“You will be only the first to die.”
She raised her sword again and it began its fateful descent upon the girl.
Her arm was trembling, and Dani could hardly hold the shield aloft. She just needed a second to scurry away and regain her feet. Then, she watched in amazement as a shimmering blade protruded through the demon’s chest, spraying the helpless dragonrider with vile, black blood.
The demon cried with the voice of a damned soul as she looked down to see Celeste lodged between her ribs and emerging through the front of her armor. She jumped backward, knocking Taylor away from her. With his grip still tight upon the sword’s hilt, the demon again moved forward, freeing Celeste from her body. The shining steel was polluted with her blood.
The nine-year-old boy fell backward to the stone beneath him, and the impact knocked the sword from his hand.
“You impudent wretch!” Sakhr wheeled around and raised her sword above the helpless third-grader. He would be dead in the next second.
Mandy was already moving, rushing forward. It wasn’t a game this time. Taylor was about to be killed. She couldn’t see where his sword went, and she probably wouldn’t be able to use it anyway, but she had to do something.
The thirteen-year-old jumped between the sword and her brother. Maybe she could block it long enough for Taylor to get away.
“No, Mandy! Don’t,” the boy screamed!
Then there was another scream as Witherbrand struck home, piercing the demon through the back. The ground ran black with the demon’s fluids, but she still did not yield.
Dani withdrew her blade and prepared to strike again when the demon turned. Sakhr spun around, but it was already too late. Danijel landed another blow, and then another. “Leave them alone!” She yelled as she struck with all the might and courage she could summon, determined to slay the demonic minion.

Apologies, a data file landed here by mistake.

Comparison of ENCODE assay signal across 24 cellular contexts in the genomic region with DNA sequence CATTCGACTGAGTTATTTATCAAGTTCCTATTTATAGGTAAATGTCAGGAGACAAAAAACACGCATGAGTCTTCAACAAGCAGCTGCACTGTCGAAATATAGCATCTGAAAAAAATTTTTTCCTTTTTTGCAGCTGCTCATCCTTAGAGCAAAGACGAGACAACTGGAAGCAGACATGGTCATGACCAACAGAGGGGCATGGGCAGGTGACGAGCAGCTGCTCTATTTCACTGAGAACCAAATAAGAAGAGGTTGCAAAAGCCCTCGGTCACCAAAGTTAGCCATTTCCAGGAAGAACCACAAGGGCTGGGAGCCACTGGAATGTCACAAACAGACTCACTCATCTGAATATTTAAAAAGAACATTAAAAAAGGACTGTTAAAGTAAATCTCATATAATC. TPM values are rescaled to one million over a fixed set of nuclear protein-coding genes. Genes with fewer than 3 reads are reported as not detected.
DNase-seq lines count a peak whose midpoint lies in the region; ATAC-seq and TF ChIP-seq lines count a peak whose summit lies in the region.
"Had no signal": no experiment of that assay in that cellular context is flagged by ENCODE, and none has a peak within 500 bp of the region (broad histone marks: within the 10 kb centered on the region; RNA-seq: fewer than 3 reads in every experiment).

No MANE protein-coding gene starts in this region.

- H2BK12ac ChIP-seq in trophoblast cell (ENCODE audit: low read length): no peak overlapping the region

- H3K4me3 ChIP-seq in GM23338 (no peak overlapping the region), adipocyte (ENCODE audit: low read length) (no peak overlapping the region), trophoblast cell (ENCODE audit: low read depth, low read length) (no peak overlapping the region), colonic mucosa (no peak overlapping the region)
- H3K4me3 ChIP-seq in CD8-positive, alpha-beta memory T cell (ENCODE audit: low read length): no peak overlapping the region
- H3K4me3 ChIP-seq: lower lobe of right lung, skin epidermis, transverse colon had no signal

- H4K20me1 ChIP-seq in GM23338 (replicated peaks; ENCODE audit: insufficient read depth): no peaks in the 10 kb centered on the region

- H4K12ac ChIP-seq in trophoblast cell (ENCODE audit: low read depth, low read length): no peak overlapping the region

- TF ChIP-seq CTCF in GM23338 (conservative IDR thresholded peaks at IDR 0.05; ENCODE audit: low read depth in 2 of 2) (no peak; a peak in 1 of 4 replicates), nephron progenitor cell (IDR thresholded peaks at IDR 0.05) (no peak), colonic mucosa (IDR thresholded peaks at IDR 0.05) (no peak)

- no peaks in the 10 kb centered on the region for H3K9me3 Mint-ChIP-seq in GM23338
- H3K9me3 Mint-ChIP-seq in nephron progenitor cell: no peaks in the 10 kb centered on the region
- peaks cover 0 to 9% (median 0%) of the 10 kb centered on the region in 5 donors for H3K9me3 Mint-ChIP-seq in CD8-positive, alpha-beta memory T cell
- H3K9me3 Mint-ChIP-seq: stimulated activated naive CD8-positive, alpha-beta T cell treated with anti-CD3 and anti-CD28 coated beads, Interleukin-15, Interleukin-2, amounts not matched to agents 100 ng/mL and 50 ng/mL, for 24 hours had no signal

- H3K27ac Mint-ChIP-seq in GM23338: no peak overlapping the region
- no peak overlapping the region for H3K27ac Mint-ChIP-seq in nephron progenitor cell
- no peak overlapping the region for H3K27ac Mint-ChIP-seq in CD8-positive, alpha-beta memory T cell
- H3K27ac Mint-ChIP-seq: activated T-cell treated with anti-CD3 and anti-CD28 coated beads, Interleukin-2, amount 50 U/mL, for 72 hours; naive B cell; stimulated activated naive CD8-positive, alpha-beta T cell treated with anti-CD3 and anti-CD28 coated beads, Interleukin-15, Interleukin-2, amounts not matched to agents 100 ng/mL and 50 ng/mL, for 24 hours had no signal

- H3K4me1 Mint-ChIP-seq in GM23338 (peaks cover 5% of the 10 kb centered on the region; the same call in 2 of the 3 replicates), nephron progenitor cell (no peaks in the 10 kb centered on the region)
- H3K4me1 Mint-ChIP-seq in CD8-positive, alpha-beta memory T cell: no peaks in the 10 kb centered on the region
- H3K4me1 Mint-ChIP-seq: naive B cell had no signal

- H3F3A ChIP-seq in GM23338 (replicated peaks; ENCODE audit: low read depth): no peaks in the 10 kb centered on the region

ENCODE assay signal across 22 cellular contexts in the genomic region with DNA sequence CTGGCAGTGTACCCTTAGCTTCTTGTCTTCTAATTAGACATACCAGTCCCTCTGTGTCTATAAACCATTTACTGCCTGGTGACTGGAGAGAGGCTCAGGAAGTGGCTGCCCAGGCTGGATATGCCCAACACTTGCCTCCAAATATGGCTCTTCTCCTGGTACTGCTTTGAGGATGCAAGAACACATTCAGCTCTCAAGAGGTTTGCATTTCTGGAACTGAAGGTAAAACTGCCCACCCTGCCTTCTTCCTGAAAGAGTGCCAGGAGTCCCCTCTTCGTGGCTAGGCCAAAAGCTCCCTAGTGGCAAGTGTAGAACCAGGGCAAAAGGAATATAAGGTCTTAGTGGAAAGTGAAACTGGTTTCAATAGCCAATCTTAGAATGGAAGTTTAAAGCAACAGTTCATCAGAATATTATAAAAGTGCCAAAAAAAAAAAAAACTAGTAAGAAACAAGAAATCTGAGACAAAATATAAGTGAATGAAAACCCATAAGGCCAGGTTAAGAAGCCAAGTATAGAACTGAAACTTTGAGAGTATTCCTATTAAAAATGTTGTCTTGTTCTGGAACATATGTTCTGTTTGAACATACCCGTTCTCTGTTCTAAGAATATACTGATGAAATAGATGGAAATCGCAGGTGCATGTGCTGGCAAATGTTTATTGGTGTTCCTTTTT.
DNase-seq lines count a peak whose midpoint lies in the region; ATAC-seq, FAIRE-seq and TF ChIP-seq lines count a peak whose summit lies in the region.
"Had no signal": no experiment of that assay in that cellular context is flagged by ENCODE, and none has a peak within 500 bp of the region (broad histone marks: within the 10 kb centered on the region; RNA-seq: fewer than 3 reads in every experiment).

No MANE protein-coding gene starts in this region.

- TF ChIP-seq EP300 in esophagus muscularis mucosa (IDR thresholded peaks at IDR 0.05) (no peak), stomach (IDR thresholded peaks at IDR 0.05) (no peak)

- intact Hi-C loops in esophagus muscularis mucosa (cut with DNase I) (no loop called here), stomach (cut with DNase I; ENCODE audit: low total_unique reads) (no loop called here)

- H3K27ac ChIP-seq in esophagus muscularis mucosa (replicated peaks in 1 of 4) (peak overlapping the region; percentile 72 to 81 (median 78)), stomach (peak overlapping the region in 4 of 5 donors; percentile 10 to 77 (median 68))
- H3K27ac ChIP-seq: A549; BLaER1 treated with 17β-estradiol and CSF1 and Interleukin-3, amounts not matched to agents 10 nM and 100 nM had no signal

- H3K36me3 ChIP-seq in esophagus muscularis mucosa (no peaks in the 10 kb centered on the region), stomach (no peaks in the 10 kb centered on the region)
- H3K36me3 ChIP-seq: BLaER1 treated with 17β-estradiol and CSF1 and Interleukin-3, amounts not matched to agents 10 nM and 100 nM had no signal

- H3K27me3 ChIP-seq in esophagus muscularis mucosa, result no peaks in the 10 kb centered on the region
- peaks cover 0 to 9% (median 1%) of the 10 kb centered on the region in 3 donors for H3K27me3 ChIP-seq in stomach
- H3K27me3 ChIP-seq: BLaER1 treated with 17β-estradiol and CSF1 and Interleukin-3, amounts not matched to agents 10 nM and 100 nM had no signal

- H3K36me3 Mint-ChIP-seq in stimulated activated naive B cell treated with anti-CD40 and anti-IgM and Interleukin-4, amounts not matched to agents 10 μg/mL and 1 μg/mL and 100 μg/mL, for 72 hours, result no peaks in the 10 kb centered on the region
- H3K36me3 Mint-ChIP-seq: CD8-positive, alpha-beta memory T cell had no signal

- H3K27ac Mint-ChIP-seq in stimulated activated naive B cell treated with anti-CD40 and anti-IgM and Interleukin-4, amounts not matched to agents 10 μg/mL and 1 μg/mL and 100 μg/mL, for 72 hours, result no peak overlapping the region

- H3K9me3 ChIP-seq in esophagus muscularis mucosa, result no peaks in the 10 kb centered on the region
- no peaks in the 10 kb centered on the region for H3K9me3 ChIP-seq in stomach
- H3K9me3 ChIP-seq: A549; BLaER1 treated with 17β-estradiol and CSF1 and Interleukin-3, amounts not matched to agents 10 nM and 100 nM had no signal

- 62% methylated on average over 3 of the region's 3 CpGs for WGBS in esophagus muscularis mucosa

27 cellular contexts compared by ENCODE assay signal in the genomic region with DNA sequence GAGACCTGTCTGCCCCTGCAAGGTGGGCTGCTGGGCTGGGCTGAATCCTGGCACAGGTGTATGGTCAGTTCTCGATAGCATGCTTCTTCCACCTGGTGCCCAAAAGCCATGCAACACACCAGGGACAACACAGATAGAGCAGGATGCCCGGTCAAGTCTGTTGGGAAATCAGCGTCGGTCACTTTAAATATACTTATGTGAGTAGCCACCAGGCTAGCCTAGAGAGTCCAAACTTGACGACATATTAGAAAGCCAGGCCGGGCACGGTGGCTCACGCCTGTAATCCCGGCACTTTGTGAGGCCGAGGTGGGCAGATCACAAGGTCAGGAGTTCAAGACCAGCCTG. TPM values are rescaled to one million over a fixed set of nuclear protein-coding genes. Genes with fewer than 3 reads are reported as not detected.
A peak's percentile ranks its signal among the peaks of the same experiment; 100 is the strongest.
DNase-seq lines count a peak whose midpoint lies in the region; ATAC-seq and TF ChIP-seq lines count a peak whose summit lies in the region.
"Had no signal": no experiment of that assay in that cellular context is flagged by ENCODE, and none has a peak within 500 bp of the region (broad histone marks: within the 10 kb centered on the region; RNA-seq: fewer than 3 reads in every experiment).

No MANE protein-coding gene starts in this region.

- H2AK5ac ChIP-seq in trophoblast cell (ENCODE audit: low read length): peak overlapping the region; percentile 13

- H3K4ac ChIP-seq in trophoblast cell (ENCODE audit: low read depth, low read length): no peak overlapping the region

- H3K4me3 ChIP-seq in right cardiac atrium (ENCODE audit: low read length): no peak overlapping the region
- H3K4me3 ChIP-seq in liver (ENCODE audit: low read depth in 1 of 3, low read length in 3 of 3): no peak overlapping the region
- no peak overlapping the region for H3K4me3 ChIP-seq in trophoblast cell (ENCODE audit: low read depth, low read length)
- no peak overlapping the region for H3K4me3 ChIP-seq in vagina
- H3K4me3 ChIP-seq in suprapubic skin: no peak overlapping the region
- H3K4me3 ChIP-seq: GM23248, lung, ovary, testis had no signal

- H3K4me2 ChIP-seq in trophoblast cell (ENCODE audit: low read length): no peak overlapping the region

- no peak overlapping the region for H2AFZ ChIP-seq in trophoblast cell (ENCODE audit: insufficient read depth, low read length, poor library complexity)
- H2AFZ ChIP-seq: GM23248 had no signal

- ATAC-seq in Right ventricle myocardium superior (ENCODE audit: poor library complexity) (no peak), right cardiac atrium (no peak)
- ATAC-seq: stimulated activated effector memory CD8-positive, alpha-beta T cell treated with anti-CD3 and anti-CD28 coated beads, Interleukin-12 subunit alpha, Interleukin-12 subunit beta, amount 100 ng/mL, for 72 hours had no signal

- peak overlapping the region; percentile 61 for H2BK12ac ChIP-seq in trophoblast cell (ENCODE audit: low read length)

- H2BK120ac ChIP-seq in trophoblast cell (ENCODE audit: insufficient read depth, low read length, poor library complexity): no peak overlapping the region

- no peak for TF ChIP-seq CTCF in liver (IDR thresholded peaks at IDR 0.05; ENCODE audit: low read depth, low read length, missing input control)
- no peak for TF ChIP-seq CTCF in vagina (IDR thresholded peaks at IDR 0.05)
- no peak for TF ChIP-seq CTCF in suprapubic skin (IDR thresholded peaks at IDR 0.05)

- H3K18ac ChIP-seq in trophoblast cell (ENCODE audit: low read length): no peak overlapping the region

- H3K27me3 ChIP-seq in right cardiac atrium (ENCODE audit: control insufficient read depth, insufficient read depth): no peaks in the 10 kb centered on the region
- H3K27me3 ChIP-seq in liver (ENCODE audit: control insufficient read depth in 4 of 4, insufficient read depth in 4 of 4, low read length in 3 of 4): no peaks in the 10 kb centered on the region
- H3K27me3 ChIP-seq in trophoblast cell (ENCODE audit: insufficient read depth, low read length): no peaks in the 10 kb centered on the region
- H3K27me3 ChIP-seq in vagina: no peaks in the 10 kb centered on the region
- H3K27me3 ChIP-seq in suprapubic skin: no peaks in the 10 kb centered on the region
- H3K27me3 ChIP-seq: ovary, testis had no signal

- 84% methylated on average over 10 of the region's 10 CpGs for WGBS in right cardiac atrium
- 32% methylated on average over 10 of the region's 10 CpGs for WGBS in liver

Demon and human grappled in each other’s grip, and Dani felt the creature was much weaker now.
“You fought well, but only succeeded in delaying the inevitable. You will fail and your friends will all die because of it.”
“Not today, demon.”
Then sinewy arms threw Dani backward onto the ground, and instead of pressing this advantage, Sakhr turned again and ran toward the east, sunlight blinding everyone as she vanished the way she came.
They stayed near Orholt several days, in spite of the danger that Sakhr might return. The gash in Dani’s leg was deep, but fortunately, she knew which roots to tell Zooey to gather (found with Sapplehenning’s help) that would prevent infection and promote restoration. Mandy had been studying with Paris about the local healing plants and helped Dani prepare and apply the healing balm.
The mouse again proved handy in locating Celeste for Taylor. Fortunately, it had flown in the opposite direction of the cliff, otherwise it might never have been recovered.
Taylor’s heroic effort had only cost him some bumps and bruises.
He didn’t tell anyone about the voice of Azzorh in his head. Dani was surprised that the boy could use his sword with such power, and supposed it had something to do with whatever enchantment Celeste possessed. Perhaps it did, or just maybe the spirit and strength of Azzorh was with him that morning.